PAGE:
So far, the New Jersey office has launched two mini-missions. During its February 20 visit to Trenton, the Bergen County delegation met with Assembly members Valerie Vainieri Huttle (D-37), who is a co-sponsor of the special education bill, Tim Eustace (D-38), Gordon Johnson (D-37), Holly Schepisi (R-39), Patrick Diegnan (D-38), Upendra Chivukula (D-17), Nancy Pinkin (D-18), Gilbert Wilson (D-5), and Senate President Stephen Sweeney.

According to Arielle Frankston-Morris, OU Advocacy NJ’s associate director of community engagement, most participants in the Bergen County mission were members of OU Advocacy’s retiree network, which is co-sponsored by Staje, “a Jewish organization dedicated to fostering a culture of meaningful and purposeful living among retirees and empty-nesters.”

She said that working together, the two groups offer both educational opportunities for seniors as well as volunteer opportunities suited to individual members’ talents and expertise.

“We want to make sure that retirement-age American Jews have the opportunity for more personal growth and communal giving in those years,” Ms. Frankston-Morris said, noting that she recently ran an advocacy event for this group in Teaneck.

She added that to further OU’s advocacy initiative, she works with schools and synagogues throughout the state “to drum up support for what we’re working on, getting support for Jewish issues.”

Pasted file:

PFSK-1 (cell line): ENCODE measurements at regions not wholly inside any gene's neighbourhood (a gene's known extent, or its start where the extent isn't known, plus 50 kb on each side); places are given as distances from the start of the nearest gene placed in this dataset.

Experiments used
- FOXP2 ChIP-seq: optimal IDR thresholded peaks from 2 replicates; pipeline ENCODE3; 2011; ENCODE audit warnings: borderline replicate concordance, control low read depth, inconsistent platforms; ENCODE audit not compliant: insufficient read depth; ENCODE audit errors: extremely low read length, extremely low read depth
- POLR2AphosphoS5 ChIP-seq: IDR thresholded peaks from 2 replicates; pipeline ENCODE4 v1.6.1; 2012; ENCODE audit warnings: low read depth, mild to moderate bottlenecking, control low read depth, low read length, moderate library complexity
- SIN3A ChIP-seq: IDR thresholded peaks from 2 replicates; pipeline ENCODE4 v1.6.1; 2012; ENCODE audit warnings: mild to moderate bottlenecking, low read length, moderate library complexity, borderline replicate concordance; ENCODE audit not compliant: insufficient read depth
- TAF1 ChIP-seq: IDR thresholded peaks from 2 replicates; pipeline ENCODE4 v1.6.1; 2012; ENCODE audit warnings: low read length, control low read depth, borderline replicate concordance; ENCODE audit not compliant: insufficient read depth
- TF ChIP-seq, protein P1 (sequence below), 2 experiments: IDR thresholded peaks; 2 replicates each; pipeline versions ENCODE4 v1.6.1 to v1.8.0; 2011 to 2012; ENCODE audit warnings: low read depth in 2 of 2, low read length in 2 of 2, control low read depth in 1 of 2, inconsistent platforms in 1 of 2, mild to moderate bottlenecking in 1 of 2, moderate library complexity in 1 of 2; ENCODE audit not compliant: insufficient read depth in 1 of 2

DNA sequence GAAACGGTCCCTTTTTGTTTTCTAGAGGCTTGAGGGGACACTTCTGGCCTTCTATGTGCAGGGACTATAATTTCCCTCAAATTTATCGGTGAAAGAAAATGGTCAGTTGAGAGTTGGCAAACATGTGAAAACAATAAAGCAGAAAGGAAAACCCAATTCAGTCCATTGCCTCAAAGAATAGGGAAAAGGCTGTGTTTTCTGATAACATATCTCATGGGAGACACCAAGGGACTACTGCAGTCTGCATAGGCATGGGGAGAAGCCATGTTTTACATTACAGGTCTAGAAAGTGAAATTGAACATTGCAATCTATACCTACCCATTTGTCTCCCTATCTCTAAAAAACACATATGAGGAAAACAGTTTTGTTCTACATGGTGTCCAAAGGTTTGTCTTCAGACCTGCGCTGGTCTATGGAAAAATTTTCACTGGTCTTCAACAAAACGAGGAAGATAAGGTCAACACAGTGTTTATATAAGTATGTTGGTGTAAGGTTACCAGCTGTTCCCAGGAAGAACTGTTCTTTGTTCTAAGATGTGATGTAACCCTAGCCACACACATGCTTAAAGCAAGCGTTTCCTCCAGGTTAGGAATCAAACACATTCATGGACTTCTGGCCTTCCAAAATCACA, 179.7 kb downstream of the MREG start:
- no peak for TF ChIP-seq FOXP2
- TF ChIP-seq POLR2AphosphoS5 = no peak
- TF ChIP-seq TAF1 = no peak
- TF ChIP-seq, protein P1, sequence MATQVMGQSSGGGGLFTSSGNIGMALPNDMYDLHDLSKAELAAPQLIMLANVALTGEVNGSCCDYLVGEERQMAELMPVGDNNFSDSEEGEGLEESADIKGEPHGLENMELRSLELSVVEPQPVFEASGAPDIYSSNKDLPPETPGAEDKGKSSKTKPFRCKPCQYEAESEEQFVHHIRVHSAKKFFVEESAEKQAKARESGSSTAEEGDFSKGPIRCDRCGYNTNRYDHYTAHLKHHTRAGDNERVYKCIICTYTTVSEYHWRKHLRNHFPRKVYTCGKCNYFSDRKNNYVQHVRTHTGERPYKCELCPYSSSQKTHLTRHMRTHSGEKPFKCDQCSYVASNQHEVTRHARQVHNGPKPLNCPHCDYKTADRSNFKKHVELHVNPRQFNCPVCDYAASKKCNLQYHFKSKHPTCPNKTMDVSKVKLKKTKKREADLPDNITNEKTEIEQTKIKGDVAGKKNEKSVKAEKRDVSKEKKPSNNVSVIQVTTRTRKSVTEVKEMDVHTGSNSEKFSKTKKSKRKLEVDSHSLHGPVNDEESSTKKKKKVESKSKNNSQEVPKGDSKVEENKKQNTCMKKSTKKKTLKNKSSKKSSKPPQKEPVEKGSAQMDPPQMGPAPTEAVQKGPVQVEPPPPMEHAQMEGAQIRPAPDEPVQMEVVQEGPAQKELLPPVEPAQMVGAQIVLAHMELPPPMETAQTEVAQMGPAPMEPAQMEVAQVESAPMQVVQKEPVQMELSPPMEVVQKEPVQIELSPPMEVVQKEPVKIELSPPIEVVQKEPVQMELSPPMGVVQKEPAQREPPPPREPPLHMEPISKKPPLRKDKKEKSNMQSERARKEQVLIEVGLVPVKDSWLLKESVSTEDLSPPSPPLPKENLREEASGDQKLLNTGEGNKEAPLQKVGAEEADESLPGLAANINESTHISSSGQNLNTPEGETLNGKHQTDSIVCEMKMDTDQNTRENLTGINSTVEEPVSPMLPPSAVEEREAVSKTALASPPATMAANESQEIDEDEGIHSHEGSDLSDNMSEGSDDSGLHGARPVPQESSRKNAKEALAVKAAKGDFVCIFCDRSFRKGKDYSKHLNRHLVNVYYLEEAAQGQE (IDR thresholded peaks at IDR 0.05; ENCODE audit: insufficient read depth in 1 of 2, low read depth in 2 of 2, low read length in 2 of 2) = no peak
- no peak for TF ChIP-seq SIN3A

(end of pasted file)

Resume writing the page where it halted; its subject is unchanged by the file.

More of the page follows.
“We’re in touch with all the day schools,” she said, noting that this includes Schechter schools as well as Orthodox institutions. Synagogues interested in day school education, though, tend to be Orthodox, she said. “We meet with the leadership and talk about recruiting individuals in the community who might be interested in taking part” in the programs. She also relies on social media as well as word of mouth.

“The response has been really good,” she said. “Once community education takes place ““ once somebody is convinced that the local government and state legislature have the power [to respond] to our needs – it’s so easy.

“There are so many active people willing to give of themselves.” In this regard, she said, Bergen County is “amazing.”

Ms. Frankston-Morris said there are different ways to be involved in advocacy, beyond going to Trenton to lobby. She cited holding communal leadership meetings with legislators in their districts, attending educational sessions to learn how to engage in advocacy, and helping coordinate opportunities in schools and synagogues to engage the legislature.

“We’re also committed to educating the community about the positions of legislators, especially during election seasons,” Ms. Singer said, stressing that while the group does not endorse candidates, it does work to make their positions known to members.

For further information, go to ouadvocacy.org or email nj@ouadvocacy.org. To register for a mini-mission, call (201) 248-6148.